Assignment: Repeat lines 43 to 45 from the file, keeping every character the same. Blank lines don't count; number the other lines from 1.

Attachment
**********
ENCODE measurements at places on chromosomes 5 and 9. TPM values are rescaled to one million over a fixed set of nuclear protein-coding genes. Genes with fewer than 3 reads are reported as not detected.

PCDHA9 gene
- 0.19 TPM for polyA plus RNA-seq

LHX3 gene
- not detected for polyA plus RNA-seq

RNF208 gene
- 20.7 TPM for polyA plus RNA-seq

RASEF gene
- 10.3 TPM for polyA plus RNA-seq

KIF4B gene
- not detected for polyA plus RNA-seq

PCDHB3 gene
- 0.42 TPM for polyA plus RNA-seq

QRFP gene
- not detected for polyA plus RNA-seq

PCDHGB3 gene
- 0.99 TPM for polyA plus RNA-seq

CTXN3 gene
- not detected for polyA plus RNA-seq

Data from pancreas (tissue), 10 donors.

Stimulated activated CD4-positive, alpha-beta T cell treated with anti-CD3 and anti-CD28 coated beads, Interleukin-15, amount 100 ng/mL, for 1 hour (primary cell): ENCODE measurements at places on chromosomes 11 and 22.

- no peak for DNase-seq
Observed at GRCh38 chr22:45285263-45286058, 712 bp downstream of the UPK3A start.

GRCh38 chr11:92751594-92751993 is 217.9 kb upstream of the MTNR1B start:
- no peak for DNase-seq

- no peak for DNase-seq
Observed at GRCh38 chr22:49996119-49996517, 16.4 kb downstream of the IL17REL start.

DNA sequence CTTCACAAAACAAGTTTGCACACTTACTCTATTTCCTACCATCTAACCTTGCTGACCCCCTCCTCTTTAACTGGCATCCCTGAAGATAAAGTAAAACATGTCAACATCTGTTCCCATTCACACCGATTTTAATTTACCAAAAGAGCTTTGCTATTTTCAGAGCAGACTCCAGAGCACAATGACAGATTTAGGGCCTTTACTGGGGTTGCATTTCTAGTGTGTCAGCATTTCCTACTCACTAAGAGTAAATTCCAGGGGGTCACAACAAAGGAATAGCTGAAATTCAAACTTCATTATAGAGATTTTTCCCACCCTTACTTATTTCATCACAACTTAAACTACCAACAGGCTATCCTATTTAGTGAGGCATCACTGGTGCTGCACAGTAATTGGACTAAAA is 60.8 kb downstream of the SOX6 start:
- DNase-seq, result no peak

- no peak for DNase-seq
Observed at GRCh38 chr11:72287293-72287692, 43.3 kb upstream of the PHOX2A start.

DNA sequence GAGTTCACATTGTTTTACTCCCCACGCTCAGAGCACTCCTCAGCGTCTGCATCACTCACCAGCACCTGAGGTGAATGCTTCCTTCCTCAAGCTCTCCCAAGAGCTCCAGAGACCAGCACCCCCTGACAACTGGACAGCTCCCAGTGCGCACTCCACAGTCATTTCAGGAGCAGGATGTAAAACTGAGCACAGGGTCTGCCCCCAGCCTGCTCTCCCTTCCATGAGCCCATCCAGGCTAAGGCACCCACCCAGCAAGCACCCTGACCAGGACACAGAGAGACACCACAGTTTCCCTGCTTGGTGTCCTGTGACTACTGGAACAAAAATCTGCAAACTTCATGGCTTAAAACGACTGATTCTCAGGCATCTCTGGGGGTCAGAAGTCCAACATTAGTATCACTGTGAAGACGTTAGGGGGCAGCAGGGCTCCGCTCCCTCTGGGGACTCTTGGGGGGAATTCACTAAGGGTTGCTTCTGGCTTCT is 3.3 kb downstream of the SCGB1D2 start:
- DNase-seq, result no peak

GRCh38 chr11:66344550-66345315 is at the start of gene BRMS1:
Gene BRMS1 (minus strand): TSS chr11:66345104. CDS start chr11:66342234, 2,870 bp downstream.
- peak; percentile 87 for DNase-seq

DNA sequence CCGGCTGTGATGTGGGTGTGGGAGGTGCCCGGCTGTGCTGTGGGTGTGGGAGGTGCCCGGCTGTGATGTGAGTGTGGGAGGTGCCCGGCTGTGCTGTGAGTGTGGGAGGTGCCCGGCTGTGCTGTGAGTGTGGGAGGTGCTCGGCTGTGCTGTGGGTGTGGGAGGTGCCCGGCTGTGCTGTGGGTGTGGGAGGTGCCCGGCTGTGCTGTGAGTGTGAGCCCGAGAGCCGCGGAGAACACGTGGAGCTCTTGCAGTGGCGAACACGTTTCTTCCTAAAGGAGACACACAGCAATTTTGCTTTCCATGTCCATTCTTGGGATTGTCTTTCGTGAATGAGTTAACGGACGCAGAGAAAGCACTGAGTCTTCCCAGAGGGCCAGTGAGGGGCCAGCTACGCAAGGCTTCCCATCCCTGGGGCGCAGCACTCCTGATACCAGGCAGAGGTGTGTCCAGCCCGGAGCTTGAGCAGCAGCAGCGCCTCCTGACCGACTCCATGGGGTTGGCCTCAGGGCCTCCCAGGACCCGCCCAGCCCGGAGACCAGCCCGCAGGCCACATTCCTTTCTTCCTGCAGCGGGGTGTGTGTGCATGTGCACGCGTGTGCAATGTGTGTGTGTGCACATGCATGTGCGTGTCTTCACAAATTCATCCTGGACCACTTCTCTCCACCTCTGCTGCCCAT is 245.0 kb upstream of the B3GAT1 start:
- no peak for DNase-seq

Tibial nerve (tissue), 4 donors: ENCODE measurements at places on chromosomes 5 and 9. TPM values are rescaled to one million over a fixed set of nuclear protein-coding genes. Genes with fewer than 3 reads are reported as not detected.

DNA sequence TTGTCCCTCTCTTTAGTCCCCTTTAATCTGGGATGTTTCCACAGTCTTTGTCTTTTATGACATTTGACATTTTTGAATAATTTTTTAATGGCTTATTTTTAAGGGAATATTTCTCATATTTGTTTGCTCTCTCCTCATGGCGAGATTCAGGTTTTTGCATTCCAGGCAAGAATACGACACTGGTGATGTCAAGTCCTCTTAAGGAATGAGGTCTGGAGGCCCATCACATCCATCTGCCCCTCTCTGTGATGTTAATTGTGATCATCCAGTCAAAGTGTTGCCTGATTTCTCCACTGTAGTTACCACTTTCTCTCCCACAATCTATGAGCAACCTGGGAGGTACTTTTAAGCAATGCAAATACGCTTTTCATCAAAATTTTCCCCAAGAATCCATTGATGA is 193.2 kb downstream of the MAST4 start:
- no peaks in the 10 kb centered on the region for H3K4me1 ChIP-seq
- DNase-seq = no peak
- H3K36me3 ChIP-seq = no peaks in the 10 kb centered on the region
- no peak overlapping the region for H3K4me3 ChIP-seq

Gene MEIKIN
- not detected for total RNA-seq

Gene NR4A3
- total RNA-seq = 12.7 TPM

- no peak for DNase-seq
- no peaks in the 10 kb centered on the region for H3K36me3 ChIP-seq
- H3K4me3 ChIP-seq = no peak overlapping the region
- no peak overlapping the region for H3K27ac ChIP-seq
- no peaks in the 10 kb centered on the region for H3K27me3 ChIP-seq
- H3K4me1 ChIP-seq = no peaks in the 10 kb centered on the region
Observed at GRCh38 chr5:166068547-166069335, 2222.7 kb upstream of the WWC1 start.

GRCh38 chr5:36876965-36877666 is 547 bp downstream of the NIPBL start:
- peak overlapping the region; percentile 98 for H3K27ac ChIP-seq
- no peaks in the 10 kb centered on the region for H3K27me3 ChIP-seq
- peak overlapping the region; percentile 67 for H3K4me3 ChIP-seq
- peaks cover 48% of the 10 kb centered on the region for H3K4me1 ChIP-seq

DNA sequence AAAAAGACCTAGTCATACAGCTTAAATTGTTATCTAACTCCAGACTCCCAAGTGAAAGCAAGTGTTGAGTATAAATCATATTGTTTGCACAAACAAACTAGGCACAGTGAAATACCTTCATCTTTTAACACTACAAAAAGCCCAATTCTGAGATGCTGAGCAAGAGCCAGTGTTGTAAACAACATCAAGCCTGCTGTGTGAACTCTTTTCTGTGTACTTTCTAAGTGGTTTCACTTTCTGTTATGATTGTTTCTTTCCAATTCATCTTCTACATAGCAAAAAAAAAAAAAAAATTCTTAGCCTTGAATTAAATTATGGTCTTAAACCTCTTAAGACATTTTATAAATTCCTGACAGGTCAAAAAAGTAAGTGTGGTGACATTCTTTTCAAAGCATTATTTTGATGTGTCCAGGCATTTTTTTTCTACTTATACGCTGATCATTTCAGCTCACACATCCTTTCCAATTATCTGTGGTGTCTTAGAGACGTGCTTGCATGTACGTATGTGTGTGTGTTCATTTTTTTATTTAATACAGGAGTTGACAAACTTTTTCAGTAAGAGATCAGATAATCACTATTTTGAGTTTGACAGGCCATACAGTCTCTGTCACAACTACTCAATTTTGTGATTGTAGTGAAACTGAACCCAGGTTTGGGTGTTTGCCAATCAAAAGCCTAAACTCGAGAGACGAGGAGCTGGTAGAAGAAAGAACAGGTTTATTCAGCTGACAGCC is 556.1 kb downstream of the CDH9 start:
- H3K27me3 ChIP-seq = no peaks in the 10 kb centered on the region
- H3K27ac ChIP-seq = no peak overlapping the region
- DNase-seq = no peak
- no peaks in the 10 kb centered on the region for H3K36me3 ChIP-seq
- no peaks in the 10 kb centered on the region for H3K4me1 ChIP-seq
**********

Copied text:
- H3K36me3 ChIP-seq = no peaks in the 10 kb centered on the region
- no peak overlapping the region for H3K4me3 ChIP-seq

Gene MEIKIN